AMONG the first to call attention to the occurrence of arterial thrombosis as an etiology of infantile and childhood hemiplegia was Gowers in 1888,1 Osler in 1889-1899,2 and Freud in 1897.3 Though the frequency is far less common in children than adults, a number of case reports and reviews have been published,4-20 particularly within the past 20 years.
In this report, we propose to consider briefly the general problem of arterial occlusive disease affecting the brain in children, with emphasis on occlusions within the cervical portion of the carotid system. Also, we will give an example of sudden, spontaneous occlusion of the cervical internal carotid artery due to a fresh, soft thrombus in a child in which early angiography, arteriotomy, and thrombectomy allowed restitution of flow.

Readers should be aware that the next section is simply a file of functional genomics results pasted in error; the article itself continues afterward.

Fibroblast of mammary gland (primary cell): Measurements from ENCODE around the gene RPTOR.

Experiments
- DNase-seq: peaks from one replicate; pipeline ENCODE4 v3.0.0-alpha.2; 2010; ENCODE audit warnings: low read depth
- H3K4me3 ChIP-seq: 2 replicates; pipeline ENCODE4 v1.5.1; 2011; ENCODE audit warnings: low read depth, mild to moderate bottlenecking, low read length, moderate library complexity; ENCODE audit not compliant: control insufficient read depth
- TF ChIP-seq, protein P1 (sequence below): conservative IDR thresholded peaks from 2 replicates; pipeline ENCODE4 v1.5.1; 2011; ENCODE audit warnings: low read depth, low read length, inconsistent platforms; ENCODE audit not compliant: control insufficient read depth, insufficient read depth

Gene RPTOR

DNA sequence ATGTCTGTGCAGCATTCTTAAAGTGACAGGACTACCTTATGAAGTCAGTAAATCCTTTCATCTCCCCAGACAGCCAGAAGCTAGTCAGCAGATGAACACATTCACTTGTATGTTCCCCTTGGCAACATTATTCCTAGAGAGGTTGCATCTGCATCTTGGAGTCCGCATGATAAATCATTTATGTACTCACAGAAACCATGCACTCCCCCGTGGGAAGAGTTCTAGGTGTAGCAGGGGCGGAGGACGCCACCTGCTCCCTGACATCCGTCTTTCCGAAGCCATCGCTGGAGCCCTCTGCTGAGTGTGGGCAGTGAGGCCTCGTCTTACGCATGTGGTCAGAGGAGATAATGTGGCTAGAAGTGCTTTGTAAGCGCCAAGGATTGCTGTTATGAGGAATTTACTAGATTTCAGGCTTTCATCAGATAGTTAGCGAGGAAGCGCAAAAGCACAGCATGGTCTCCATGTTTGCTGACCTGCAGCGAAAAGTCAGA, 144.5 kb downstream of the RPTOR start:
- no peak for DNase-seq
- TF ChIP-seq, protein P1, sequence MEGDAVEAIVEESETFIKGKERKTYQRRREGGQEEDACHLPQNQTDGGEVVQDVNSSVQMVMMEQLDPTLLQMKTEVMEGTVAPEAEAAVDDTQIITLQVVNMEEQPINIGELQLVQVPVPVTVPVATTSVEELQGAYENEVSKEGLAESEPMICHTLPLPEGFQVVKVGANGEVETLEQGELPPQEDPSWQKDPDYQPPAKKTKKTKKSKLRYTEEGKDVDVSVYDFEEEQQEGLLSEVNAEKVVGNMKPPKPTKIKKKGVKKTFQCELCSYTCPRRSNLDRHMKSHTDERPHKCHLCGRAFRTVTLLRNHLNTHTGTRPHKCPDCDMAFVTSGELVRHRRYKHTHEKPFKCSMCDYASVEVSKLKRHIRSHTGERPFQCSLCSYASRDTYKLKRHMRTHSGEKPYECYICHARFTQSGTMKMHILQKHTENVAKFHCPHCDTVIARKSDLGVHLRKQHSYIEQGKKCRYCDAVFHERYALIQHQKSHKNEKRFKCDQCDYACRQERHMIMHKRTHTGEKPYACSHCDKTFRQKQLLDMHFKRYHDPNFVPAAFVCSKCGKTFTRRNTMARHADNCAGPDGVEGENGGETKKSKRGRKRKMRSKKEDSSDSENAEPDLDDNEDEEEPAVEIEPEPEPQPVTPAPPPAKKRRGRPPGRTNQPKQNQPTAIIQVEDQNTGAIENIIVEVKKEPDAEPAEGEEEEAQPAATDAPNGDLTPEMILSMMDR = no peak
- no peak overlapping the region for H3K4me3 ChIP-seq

Report of a Case
A 2-year-old white boy was admitted to St. Louis Children's Hospital approximately 12 hours after
Davie JC, Coxe W. Occlusive Disease of the Carotid Artery in Children: Carotid Thrombectomy With Recovery in a 2-Year-Old Boy. Arch Neurol. 1967;17(3):313–323. doi:10.1001/archneur.1967.00470270091011
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